One of Edwards' best known works is The End for Which God Created the World. It was published, along with its twin dissertation The Nature of True Virtue, in 1765, after Edwards died. The following devotional is taken from The End for Which God Created the World: Updated to Modern English. Edwards' original is found online at The Jonathan Edwards Center at Yale University. His original of the section quoted below is copied at bottom for easy comparison.
In the following quote, Edwards argues that God's glory is moving light that flows outward and strikes the eyes of people, which gives them knowledge of his glorious attributes and evokes praise from their hearts.
The glory of God can be received and viewed by others. As God exhibits his glory, people should behold it. His flowing light emanates outward and finds a relationship with the eyes of recipients. And as they behold his glory, they obtain knowledge of God’s excellent qualities.
Generally speaking, moving light is connected to both seeing and knowing. We see a luminous object by the light that flows from it, and when we see it, we come to know it.
In the Bible, knowledge is often expressed as light. Consider how the term glory regularly implies honor. To honor someone, we must have knowledge of their excellent qualities. Light must shine from them so that we can know the reasons to honor them.
Understanding the connection between glory, honor, seeing, and knowledge is essential when Scripture refers specifically to the glory of God: “But truly, as I live...all the earth shall be filled with the glory of the Lord” (Numbers 14:21). Bearing in mind the context, here is a paraphrase of that verse: “Every inhabitant of the earth will see the manifestations of my perfect holiness, and my hatred of sin will be displayed before them. Thus, they will observe, know, and honor my infinite excellence.”
We see the same idea here:
Ezekiel 39:21–23 And I will set my glory among the nations, and all the nations shall see my judgment that I have executed, and my hand that I have laid on them. The house of Israel shall know that I am the Lord their God...And the nations shall know that the house of Israel went into captivity for their iniquity.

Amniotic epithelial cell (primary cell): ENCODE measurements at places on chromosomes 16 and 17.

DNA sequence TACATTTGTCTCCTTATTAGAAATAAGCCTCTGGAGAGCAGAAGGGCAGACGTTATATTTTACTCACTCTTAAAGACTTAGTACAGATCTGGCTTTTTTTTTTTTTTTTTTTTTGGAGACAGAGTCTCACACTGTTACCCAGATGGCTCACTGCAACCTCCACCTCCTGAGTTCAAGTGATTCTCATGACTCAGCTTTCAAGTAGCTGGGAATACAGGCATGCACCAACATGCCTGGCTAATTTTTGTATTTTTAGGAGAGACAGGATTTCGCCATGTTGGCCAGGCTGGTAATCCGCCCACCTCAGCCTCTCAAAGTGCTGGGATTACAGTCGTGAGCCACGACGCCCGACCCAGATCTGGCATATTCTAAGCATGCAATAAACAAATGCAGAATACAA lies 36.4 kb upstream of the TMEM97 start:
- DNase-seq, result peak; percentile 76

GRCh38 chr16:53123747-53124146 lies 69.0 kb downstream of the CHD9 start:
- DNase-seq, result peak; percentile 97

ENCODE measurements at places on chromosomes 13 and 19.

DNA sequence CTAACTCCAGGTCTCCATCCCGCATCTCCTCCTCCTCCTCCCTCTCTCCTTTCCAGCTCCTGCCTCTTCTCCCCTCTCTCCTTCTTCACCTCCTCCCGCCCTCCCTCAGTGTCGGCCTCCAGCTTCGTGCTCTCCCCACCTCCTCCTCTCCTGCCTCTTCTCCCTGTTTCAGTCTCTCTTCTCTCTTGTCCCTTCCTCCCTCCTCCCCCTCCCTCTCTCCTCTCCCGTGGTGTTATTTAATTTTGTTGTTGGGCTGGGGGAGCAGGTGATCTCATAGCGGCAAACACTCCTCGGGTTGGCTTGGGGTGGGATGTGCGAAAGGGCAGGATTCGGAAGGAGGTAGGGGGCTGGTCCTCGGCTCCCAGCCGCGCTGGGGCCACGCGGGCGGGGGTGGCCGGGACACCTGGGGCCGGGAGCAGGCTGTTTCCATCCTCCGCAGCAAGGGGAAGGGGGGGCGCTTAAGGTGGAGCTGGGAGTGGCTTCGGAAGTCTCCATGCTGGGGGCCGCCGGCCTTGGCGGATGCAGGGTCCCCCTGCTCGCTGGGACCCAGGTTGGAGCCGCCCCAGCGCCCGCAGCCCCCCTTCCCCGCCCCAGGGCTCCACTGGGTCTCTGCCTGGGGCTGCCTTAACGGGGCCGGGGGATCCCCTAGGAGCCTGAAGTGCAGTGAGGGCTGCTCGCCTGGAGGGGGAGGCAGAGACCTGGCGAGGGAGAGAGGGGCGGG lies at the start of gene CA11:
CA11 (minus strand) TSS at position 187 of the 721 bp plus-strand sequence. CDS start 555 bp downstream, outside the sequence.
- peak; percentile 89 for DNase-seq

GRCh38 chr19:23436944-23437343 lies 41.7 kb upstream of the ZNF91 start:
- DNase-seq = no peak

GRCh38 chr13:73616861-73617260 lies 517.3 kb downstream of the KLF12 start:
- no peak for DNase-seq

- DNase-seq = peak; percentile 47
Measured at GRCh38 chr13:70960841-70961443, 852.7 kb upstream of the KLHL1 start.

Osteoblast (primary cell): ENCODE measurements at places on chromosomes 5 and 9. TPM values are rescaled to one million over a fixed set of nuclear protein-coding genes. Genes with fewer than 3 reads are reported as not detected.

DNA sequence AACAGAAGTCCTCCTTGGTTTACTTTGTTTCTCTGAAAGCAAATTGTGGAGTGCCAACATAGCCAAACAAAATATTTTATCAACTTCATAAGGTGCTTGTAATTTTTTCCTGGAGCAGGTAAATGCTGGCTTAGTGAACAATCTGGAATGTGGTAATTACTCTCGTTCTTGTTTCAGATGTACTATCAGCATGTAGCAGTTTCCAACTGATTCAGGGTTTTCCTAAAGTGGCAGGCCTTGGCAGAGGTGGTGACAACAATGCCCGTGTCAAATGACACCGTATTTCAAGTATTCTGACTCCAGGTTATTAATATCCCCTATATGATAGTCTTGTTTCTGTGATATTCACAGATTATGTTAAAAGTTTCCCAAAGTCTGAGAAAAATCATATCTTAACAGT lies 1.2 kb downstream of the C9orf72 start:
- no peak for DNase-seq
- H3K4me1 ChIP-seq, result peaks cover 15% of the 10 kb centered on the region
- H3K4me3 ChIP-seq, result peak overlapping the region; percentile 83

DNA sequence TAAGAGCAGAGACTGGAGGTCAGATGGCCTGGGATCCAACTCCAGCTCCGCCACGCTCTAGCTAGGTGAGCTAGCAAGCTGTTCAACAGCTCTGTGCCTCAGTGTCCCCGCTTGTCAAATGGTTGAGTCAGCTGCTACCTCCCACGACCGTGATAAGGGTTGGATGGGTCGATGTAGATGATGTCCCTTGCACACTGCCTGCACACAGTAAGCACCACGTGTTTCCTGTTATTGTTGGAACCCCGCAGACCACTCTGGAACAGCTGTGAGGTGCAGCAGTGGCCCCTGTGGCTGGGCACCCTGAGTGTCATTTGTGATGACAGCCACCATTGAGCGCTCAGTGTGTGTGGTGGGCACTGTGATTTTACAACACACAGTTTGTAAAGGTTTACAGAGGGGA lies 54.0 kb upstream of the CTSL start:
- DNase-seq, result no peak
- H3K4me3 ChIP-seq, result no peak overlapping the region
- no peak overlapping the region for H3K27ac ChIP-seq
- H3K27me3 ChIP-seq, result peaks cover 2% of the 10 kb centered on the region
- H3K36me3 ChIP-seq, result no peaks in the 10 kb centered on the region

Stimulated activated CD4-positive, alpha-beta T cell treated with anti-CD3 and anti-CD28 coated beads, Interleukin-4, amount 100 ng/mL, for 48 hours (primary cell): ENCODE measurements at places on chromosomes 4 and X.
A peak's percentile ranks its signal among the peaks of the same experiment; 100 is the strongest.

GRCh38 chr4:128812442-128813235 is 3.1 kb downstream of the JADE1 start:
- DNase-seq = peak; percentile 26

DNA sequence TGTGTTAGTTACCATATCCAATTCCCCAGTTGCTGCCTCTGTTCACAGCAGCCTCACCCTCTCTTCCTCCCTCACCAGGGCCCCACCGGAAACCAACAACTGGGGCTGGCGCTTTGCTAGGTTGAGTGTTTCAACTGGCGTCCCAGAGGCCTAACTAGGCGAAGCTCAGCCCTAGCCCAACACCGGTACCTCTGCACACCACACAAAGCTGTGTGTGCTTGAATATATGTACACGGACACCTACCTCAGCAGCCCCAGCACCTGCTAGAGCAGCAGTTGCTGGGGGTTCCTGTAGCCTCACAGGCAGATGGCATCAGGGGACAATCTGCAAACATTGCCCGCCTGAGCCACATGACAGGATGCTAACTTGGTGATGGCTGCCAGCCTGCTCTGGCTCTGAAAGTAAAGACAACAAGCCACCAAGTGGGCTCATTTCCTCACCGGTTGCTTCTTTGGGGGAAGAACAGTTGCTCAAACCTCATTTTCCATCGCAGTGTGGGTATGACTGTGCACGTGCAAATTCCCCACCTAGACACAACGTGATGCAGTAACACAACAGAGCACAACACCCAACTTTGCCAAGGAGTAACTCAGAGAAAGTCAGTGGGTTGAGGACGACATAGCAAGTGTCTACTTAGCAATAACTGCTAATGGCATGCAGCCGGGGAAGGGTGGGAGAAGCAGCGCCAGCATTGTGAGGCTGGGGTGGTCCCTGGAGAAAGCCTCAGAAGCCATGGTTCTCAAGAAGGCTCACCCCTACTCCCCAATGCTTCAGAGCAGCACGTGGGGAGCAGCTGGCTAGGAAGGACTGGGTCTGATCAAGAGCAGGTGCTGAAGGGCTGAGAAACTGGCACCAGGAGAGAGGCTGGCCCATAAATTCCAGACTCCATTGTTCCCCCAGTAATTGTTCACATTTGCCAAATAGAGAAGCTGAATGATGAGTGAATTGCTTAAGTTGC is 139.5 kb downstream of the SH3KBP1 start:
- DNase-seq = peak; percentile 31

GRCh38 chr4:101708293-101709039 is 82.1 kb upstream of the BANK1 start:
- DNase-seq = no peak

When God communicates his glory, the nations “see” and people come to “know” that he is the Lord. Many other places in the Bible—where God either glorifies himself or is glorified by others—express the same pattern.
Again, the word "glory," as applied to God in Scripture, implies the view or knowledge of God's excellency. The exhibition of glory is to the view of beholders. The manifestation of glory, the emanation or effulgence of brightness, has relation to the eye. Light or brightness is a quality that has relation to the sense of seeing: we see the luminary by its light. And knowledge is often expressed in Scripture by light. The word "glory" very often in Scripture signifies or implies honor, as anyone may soon see by casting his eye on a concordance. But honor implies the knowledge of the dignity and excellency of him who hath the honor. And this is often more especially signified by the word "glory" when applied to God. Numbers 14:21, "But as truly as I live, all the earth shall be filled with the glory of the Lord," i.e. all the earth shall see the manifestations I will make of my perfect holiness and hatred of sin, and so of my infinite excellence. This appears by the context. So Ezekiel 39:21–23, "And I will set my glory among the heathen, and all the heathen shall see my judgment that I have executed, and my hand that I have laid upon them. So the house of Israel shall know that I am the Lord their God. And the heathen shall know that the house of Israel went into captivity for their iniquity." And 'tis manifest in many places, where we read of God's glorifying himself, or of his being glorified, that one thing directly intended, is a manifesting or making known his divine greatness and excellency.